Spring chickens are young chickens, under 10 months old, and considered tender. Alternatively, if you’re called ‘no spring chicken’, then it’s implied that you’re no longer young. And as spring is in the air, we wanted to take a look at chicken meat as a foodstuff. Today, chicken – both meat and eggs – are a major source of protein in the modern diet, and as such have given way to many, many recipes from the Sunday roast, to chicken curry, BBQ’d chicken wings, chicken noodle soup to chicken and stuffing sandwiches, to name but a few.
Foresighted, ambitious, meticulous, independent, according to the traditional Chinese zodiac, those born in the Year of the Rooster* are seen as being representative of confidence and intelligence reflecting the curious and independent nature of the birds.
According to Organicfacts.net, “Chicken is the most common type of poultry in the world. It has been domesticated and consumed as food for thousands of years. It is believed that chickens were first domesticated in India thousands of years ago, primarily for cockfighting and later for meat consumption. Later, chicken spread to other parts of Asia, Africa, Europe, and eventually America, where it was brought by the early colonists from Europe. Until the 19th century, chickens were often domesticated in households, both for their meat and their eggs. An excess amount of meat and eggs were used in bartering systems. In the latter part of 19th and the early 20th century, household chicken farming gave way to chicken farming as a big business due to the increasing demand from cities.”
Chickens – particularly roosters – have long been used by various societies as symbols and is the national symbol of France where Le Coq Sportif (the athletic rooster) is a well-0recognised brand. There are also references to roosters in Norse mythology. Chicken as a meat has been depicted in Babylonian carvings from around 600 BC. Chicken was one of the most common meats available in the Middle Ages and the Chinese zodiac where the rooster is sometimes just referred to as ‘the bird’.
Wikipedia states that chicken as a meat has been depicted in Babylonian carvings from around 600 BC. Chicken was one of the most common meats available in the Middle Ages. Virtually all parts of the chicken can be consumed, from chicken livers, cooked and often made into chicken liver pate, to chicken feet, considered a tasty delicacy in many cultures. And anything left over can be used to form the basis of a stock that can then be used in soups, stews and risottos.
Chicken meat is relatively affordable, is high in protein (making it filling) and low in fat and has zero carbs so is widely considered a very healthy foodsource, linked to controlling blood pressure, is associated with reduced cholesterol levels if consumed regularly in place of red meats where cholesterol levels are naturally higher.
Richard Griffiths, Chief Executive, British Poultry Council (BPC), states: “Today, poultry accounts for half the meat eaten in this country. From farm to fork and from processing plant to export, we have built a strong track record of feeding the nation and embodying the ‘Great British Food Values’ that our consumers demand from our food.”
BPC Chairman, John Reed, has been able to comment on the UK’s poultry industry’s use of antibiotics, saying: “The British poultry sector has reduced its use of antibiotics by 44% since 2012, it was revealed today at a reception in Parliament. Coinciding with the launch of its report, ‘Leading the Way in the Responsible Use of Antibiotics’, the industry reinforced the leading role it has on this subject. Antibiotic use is an incredibly important subject for both animal and human health. The British poultry sector has taken a lead in understanding its own use and impact, and we hope that others will follow suit. Since 2011 we have worked with the Veterinary Medicines Directorate to collect accurate poultry-specific data, and we are delighted that we have reduced our use of antibiotics by 44%. Our priority remains the health of our birds, and the responsible therapeutic use of antibiotics is crucial.”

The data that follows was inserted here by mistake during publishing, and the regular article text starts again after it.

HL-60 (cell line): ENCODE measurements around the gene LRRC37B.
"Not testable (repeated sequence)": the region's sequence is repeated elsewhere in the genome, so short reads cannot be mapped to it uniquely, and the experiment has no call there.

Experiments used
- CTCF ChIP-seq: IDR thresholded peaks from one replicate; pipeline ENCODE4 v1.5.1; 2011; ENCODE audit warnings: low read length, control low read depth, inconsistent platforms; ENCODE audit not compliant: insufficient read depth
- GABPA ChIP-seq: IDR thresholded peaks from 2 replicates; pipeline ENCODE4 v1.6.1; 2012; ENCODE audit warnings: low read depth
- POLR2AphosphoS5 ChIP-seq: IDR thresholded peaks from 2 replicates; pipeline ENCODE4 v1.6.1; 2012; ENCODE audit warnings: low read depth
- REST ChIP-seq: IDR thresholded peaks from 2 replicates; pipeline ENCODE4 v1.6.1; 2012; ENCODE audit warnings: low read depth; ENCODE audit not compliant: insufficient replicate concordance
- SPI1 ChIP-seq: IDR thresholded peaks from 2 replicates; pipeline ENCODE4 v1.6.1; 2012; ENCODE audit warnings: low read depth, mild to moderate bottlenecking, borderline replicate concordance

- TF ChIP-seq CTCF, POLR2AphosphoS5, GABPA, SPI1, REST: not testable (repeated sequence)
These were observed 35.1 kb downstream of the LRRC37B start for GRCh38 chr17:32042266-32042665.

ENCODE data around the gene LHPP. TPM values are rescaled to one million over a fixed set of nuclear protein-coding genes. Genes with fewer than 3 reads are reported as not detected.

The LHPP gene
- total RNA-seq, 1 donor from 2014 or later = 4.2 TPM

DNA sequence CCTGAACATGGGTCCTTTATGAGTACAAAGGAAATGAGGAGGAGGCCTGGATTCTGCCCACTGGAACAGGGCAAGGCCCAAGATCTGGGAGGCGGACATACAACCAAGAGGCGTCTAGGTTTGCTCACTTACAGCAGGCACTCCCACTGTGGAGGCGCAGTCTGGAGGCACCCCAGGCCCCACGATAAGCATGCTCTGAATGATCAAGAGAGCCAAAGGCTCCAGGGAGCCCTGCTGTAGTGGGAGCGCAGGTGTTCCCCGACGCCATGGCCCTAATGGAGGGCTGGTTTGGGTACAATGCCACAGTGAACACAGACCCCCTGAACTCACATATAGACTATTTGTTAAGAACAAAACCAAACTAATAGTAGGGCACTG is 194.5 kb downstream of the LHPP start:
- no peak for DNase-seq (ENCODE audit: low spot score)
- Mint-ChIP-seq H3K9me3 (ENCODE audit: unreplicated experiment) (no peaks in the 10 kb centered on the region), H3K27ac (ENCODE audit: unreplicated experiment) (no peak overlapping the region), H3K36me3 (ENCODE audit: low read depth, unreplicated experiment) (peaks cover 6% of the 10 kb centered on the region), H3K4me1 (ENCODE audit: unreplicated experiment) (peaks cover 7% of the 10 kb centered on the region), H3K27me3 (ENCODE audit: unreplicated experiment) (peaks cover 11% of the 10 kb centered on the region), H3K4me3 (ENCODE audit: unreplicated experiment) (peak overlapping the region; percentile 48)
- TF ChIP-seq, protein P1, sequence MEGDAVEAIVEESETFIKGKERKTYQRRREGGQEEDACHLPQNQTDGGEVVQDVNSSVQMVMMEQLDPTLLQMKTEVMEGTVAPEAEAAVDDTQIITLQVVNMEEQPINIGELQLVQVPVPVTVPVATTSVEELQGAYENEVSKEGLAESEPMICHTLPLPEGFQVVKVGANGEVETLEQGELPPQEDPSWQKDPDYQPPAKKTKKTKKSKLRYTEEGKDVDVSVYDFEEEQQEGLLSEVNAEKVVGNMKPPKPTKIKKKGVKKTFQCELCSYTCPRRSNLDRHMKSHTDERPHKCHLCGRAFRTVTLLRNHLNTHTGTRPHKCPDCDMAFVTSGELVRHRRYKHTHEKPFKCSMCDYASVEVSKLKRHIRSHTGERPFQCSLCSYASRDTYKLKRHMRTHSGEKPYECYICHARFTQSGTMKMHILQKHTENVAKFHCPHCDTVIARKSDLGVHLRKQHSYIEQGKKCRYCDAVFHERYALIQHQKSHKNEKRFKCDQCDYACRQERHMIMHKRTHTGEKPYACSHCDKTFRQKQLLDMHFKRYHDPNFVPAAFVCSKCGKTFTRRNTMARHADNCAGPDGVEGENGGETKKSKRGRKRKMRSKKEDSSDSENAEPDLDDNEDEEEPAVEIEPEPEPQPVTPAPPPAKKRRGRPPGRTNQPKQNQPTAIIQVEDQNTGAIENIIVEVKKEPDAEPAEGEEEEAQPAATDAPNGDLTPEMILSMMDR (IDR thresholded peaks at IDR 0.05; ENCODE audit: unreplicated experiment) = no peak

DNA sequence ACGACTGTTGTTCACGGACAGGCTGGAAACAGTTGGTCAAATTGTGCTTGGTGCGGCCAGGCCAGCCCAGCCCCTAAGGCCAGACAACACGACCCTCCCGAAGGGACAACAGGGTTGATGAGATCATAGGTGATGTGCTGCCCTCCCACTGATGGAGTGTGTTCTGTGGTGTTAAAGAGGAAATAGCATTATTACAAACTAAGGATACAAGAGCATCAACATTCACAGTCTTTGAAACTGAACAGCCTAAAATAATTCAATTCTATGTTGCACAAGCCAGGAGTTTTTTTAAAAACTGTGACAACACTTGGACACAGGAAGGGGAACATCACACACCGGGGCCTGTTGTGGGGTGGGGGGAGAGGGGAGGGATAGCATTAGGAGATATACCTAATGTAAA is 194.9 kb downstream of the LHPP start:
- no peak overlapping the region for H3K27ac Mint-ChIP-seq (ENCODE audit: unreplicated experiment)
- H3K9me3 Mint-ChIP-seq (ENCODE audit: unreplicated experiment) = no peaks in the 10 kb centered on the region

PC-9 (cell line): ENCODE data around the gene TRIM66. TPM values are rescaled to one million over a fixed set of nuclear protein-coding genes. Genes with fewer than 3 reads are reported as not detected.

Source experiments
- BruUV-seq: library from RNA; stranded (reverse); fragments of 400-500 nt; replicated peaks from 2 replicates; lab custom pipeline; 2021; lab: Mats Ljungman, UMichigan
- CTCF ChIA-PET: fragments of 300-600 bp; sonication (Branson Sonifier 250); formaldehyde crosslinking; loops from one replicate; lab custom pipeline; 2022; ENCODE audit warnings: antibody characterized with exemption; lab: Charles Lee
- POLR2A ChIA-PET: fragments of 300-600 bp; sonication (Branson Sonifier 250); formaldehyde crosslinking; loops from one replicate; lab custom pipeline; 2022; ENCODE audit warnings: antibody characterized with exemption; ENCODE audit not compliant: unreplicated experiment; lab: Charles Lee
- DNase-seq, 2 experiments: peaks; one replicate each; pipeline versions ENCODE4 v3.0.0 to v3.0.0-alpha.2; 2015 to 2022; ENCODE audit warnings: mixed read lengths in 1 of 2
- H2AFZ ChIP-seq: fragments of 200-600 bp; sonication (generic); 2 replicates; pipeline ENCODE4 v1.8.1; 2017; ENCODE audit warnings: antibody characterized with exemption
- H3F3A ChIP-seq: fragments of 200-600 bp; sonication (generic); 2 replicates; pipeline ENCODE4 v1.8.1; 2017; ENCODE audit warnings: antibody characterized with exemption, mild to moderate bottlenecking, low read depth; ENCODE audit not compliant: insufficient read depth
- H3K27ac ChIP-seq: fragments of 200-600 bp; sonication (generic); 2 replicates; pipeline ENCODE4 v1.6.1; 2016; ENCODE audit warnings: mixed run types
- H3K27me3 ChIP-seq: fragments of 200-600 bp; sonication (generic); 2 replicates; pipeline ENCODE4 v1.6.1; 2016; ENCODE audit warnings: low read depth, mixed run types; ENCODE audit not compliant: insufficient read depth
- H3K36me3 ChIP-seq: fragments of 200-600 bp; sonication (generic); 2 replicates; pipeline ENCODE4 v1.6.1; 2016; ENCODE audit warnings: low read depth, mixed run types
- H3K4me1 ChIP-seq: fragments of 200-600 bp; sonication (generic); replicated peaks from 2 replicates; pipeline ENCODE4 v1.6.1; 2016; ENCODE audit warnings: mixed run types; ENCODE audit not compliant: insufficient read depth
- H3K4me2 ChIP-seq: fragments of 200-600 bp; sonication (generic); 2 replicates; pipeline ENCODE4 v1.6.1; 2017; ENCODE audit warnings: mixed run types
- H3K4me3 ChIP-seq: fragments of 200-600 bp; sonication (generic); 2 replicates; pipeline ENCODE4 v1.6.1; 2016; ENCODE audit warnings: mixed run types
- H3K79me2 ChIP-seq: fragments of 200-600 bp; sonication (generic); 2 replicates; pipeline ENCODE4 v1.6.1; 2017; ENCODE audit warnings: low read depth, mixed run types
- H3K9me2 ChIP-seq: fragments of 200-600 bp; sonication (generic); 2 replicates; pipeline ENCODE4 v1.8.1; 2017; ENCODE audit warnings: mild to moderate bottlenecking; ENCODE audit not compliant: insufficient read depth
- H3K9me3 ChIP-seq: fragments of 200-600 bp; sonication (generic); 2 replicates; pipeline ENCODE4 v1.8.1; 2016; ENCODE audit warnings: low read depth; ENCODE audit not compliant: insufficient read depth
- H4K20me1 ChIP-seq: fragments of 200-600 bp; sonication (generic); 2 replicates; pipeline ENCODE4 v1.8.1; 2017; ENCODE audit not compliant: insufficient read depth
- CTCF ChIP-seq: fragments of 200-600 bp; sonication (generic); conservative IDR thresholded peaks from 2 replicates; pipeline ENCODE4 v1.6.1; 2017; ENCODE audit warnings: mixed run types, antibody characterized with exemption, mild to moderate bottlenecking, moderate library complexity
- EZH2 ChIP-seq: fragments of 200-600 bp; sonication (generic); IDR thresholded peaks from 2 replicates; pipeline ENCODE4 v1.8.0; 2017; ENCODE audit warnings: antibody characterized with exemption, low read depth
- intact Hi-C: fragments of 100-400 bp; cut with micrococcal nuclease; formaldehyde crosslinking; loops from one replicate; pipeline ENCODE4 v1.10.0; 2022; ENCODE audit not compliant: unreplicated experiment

Two quick tips when handing raw chicken: always remember to wash your hand thoroughly after handling raw chicken and also eggs, and don’t touch anything else in the kitchen until you have done so. Never wash chicken in water (this was a habit with some people but it’s been found that this can increase your risk of food poisoning from campylobacter bacteria (the most common cause of food poisoning in the UK). Splashing water from washing chicken under a tap can spread the bacteria on to hands, work surfaces, clothing, and cooking equipment. Water droplets can travel more than 50cm in every direction. Only a few campylobacter cells are needed to cause food poisoning.
The nutrition of chicken (140g, or one cup chopped or diced): 230 calories (12%), 43g protein (87%), zero carbs, 5g fat. Vitamins and minerals: 20mg Niacin (96%), 0.8mg Vitamin B6 (42%), 40mg Selenium (55%), 320mg Phosphorus (32%), 40mg Magnesium (10%), 1.4mg Zinc (9%)1.5mg Iron (8%),
Percentage Daily Values (%DV) are for adults or children aged 4 or older, and are based on a 2,000 calorie reference diet. Your daily values may be higher or lower based on your individual needs. Source: SELFNutritionData
For news on the UK’s chicken farming industry, British Poultry organization: www.britishpoultry.org.uk
America’s National Chicken Council has a ‘Chickopedia’ which explains what consumers need to know about terms such as free range, farm raised, natural, organic, and enhanced chick products. www.nationalchickencouncil.org
And there’s the upsides of organic chicken from Organic Facts: www.organicfacts.net/chicken
*it was the year of the rooster last year, from 28 Jan 2017 to 15 Feb 2018
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